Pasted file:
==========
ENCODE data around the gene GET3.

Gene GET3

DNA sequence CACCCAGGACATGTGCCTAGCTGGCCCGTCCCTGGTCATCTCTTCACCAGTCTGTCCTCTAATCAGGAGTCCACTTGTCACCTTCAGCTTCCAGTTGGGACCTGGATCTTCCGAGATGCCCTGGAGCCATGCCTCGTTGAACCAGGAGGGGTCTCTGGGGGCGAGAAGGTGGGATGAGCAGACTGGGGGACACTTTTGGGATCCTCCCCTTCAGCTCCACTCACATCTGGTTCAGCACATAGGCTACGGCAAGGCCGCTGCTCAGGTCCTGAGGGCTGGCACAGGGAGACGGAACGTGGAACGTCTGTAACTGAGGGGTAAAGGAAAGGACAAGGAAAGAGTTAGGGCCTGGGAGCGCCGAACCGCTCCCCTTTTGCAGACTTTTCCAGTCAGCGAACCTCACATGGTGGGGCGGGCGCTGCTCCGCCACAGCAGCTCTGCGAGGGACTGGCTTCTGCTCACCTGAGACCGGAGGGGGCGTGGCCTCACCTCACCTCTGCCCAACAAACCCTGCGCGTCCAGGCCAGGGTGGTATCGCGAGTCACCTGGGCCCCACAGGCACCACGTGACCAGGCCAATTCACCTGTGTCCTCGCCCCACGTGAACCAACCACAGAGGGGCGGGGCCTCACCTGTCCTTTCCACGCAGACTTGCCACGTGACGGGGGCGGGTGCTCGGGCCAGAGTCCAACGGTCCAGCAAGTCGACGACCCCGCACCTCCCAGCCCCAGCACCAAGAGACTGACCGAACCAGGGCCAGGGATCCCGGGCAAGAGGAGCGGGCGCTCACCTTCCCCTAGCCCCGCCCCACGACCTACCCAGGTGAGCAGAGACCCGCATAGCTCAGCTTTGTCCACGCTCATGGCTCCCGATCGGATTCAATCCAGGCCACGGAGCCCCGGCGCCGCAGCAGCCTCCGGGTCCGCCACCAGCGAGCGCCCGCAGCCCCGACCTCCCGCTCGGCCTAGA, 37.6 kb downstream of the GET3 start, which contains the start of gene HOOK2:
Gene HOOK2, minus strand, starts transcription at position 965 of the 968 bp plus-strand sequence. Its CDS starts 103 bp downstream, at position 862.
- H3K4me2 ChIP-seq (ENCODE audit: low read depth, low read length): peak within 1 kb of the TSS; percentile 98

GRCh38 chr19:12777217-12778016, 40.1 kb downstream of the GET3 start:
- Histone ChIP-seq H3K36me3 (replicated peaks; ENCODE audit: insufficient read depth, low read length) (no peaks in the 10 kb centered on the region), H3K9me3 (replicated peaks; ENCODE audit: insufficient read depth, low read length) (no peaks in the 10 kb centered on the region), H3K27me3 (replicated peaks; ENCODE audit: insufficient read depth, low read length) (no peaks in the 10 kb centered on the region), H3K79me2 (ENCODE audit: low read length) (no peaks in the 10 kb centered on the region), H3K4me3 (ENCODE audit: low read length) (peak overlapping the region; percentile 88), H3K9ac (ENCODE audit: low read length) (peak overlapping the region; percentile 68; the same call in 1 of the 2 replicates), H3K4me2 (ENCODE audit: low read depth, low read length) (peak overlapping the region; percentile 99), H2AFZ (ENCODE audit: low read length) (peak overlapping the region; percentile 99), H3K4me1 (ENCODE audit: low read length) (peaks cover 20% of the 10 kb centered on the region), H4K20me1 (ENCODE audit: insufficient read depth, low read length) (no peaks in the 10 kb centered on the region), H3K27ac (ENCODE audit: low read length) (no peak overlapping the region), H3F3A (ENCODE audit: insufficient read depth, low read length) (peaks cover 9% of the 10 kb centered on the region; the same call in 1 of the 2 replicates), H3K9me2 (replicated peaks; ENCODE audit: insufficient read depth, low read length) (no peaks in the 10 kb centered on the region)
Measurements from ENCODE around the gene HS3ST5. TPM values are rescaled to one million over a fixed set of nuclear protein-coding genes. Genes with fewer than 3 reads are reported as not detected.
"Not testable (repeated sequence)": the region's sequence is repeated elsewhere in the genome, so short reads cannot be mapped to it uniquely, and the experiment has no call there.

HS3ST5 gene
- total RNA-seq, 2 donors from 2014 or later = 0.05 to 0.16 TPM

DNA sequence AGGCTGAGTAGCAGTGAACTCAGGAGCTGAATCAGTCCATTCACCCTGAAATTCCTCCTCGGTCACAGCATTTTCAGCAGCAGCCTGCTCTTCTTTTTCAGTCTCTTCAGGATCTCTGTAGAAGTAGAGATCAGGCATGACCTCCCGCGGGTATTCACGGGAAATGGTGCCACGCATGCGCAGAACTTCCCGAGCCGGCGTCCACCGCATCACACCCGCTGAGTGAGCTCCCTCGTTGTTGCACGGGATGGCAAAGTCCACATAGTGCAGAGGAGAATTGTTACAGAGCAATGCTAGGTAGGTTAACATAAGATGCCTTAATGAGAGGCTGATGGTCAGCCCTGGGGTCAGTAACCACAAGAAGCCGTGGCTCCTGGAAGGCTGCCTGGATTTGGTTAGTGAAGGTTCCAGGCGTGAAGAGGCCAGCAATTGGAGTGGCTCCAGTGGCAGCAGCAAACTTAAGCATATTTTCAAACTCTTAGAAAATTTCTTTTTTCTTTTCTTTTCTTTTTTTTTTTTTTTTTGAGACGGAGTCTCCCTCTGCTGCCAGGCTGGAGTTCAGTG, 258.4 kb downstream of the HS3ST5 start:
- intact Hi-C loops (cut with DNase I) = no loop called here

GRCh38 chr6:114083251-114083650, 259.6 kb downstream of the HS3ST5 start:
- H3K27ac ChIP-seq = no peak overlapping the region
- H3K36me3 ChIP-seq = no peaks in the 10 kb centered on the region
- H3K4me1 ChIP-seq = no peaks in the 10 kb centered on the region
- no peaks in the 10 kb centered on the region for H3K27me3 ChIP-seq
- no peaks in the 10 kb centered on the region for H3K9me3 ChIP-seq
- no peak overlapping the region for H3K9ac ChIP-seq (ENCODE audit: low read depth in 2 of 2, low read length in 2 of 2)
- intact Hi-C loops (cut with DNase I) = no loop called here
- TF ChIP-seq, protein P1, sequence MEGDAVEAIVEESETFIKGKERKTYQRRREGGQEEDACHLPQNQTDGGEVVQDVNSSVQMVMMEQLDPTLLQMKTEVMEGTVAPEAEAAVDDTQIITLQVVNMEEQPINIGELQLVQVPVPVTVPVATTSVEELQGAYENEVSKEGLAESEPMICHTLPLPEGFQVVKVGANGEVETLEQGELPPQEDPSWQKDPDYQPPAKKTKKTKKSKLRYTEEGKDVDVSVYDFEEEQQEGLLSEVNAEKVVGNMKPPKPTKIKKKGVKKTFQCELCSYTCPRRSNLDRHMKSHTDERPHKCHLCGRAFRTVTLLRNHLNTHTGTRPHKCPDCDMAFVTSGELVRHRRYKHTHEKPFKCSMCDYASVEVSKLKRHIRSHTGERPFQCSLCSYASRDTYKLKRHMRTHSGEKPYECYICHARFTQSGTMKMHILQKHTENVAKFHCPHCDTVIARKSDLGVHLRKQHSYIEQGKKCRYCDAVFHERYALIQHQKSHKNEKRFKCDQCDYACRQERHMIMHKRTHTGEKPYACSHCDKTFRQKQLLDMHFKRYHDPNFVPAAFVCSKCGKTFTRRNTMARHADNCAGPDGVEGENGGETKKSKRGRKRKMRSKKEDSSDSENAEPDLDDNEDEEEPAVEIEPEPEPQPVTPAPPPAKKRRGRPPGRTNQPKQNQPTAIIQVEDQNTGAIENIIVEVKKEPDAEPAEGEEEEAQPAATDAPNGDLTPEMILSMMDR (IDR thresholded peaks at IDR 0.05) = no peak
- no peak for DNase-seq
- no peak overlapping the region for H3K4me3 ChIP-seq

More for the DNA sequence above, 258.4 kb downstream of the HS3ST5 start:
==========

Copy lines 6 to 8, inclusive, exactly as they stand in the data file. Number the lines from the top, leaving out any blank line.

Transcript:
GRCh38 chr19:12777217-12778016, 40.1 kb downstream of the GET3 start:
- Histone ChIP-seq H3K36me3 (replicated peaks; ENCODE audit: insufficient read depth, low read length) (no peaks in the 10 kb centered on the region), H3K9me3 (replicated peaks; ENCODE audit: insufficient read depth, low read length) (no peaks in the 10 kb centered on the region), H3K27me3 (replicated peaks; ENCODE audit: insufficient read depth, low read length) (no peaks in the 10 kb centered on the region), H3K79me2 (ENCODE audit: low read length) (no peaks in the 10 kb centered on the region), H3K4me3 (ENCODE audit: low read length) (peak overlapping the region; percentile 88), H3K9ac (ENCODE audit: low read length) (peak overlapping the region; percentile 68; the same call in 1 of the 2 replicates), H3K4me2 (ENCODE audit: low read depth, low read length) (peak overlapping the region; percentile 99), H2AFZ (ENCODE audit: low read length) (peak overlapping the region; percentile 99), H3K4me1 (ENCODE audit: low read length) (peaks cover 20% of the 10 kb centered on the region), H4K20me1 (ENCODE audit: insufficient read depth, low read length) (no peaks in the 10 kb centered on the region), H3K27ac (ENCODE audit: low read length) (no peak overlapping the region), H3F3A (ENCODE audit: insufficient read depth, low read length) (peaks cover 9% of the 10 kb centered on the region; the same call in 1 of the 2 replicates), H3K9me2 (replicated peaks; ENCODE audit: insufficient read depth, low read length) (no peaks in the 10 kb centered on the region)
Measurements from ENCODE around the gene HS3ST5. TPM values are rescaled to one million over a fixed set of nuclear protein-coding genes. Genes with fewer than 3 reads are reported as not detected.